Miller Center

James Madison: Family Life

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The mild-mannered James Madison had no children of his own, and his wife's son, John Payne Todd, age eighteen in 1808, spent as much time away from the Madison household at school as he did at home. The President enjoyed few leisure hobbies other than playing chess and devouring classical literature in the original Greek and Latin. He did take an occasional horseback ride, and he enjoyed walking in the woods observing nature. But principally, family life at the White House consisted of little private time with Dolley or John. Rather, James Madison, following the inclinations of his wife, socialized, partied, danced, and dined grandly in what appears to have been one continuous entertainment saga. By the end of Madison's second term, moreover, the young John Todd had proven himself to be a rather witless playboy, given to alcohol, low-class women, and free spending, much to the dismay of both the President and the First Lady.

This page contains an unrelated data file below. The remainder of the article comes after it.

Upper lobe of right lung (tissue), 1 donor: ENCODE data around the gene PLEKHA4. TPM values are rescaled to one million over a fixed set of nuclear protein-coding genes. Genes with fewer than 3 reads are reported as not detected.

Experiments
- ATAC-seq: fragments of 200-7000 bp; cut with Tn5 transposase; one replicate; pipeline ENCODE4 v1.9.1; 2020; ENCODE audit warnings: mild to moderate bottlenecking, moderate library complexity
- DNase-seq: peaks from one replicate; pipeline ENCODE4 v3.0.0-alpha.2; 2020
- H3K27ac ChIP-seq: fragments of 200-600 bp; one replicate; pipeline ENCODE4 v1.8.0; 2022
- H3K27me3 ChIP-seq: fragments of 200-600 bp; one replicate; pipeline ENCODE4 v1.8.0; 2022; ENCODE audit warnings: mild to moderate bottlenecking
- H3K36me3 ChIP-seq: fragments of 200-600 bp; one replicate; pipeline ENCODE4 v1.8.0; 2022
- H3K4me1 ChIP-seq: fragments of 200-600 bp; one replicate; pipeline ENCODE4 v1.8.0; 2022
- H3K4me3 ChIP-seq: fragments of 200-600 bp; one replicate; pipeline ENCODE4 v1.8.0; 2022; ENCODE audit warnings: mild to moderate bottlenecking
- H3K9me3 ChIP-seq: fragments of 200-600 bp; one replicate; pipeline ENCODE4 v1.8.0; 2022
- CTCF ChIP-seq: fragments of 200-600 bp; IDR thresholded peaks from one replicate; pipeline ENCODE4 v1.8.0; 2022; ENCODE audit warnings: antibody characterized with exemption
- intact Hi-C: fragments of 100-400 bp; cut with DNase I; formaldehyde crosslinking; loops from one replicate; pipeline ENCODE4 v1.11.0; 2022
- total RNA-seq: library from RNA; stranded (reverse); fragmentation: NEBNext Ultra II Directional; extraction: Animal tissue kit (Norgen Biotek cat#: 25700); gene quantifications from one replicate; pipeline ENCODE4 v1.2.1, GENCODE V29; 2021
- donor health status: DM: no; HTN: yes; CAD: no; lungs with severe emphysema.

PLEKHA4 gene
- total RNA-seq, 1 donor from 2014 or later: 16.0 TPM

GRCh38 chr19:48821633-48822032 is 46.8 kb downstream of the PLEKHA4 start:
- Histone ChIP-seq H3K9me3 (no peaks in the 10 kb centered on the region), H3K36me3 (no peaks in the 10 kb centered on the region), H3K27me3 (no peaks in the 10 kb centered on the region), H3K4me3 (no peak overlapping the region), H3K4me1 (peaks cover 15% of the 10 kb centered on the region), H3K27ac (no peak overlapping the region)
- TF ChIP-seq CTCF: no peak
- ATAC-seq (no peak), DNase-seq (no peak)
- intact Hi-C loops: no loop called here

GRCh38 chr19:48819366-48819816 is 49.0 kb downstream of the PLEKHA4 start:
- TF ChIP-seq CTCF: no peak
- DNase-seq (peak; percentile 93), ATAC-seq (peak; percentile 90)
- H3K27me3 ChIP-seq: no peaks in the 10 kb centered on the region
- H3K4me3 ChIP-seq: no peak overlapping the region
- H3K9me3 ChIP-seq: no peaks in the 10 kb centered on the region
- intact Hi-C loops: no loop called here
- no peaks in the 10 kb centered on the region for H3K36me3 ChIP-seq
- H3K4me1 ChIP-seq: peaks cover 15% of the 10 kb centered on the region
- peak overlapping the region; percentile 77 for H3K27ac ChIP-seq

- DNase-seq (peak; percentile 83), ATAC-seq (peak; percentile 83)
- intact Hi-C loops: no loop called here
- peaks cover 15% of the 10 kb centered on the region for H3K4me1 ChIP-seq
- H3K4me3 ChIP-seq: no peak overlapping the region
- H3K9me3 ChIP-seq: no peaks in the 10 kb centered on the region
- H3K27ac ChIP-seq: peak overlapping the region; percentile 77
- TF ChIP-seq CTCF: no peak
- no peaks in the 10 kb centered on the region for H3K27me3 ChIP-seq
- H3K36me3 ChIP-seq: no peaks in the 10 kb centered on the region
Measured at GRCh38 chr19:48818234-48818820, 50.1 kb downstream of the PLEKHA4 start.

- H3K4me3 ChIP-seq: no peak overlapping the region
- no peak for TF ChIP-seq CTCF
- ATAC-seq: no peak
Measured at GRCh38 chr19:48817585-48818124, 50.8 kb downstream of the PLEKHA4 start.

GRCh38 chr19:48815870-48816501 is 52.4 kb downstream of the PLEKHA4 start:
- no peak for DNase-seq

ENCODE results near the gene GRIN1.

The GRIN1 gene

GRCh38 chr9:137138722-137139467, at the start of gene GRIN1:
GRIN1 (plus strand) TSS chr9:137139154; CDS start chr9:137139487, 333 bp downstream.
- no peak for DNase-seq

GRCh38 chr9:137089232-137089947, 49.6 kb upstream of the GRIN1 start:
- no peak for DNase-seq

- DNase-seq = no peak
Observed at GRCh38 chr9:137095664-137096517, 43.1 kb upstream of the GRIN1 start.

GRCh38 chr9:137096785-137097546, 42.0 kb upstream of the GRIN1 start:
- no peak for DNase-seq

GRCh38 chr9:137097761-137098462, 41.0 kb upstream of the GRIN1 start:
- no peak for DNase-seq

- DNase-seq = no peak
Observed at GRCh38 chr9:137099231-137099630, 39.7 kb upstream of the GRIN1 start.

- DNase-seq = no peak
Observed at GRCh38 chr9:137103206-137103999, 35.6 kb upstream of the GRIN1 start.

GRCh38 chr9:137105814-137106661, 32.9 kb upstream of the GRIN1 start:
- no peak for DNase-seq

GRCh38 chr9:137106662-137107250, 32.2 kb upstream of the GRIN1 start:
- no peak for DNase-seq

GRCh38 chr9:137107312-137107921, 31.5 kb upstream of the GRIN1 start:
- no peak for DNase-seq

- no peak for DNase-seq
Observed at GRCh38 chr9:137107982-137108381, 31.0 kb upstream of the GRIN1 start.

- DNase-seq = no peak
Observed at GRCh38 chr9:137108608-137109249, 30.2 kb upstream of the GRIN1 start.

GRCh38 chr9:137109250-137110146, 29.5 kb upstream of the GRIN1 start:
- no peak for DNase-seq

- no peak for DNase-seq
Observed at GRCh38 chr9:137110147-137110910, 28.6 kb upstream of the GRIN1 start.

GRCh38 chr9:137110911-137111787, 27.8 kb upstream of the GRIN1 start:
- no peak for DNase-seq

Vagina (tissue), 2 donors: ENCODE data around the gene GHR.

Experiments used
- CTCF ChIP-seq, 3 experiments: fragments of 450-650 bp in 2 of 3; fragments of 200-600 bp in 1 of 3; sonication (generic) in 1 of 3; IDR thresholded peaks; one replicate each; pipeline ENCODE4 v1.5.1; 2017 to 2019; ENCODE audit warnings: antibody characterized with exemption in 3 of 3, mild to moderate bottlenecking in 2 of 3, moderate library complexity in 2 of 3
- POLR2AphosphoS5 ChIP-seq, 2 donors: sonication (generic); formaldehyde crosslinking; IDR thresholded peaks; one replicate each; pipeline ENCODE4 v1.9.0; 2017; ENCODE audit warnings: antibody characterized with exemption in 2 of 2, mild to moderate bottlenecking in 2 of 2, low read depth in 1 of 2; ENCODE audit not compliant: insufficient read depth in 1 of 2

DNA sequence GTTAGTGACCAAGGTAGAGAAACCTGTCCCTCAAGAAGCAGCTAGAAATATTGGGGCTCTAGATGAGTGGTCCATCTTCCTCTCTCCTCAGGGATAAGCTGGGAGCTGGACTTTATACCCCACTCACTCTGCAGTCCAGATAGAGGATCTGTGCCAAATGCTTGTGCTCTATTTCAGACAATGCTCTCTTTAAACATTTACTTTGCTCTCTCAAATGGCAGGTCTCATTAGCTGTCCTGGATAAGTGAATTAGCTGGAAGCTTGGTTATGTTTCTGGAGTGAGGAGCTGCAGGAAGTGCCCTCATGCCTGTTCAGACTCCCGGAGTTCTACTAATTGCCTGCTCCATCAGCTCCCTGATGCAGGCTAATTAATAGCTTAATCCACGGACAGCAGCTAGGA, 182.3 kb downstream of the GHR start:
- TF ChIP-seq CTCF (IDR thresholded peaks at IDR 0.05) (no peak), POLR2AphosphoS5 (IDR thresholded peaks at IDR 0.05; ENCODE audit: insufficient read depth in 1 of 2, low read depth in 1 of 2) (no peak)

Citation Information

Consulting Editor

J.C.A. Stagg

Professor Stagg is the editor-in-chief of the Papers of James Madison Project and a history professor at the University of Virginia. In addition to the volumes of Madison’s papers, his writings include:

Mr. Madison’s War: Politics, Diplomacy and Warfare in the Early American Republic, 1783–1830 (Princeton University Press, 1983)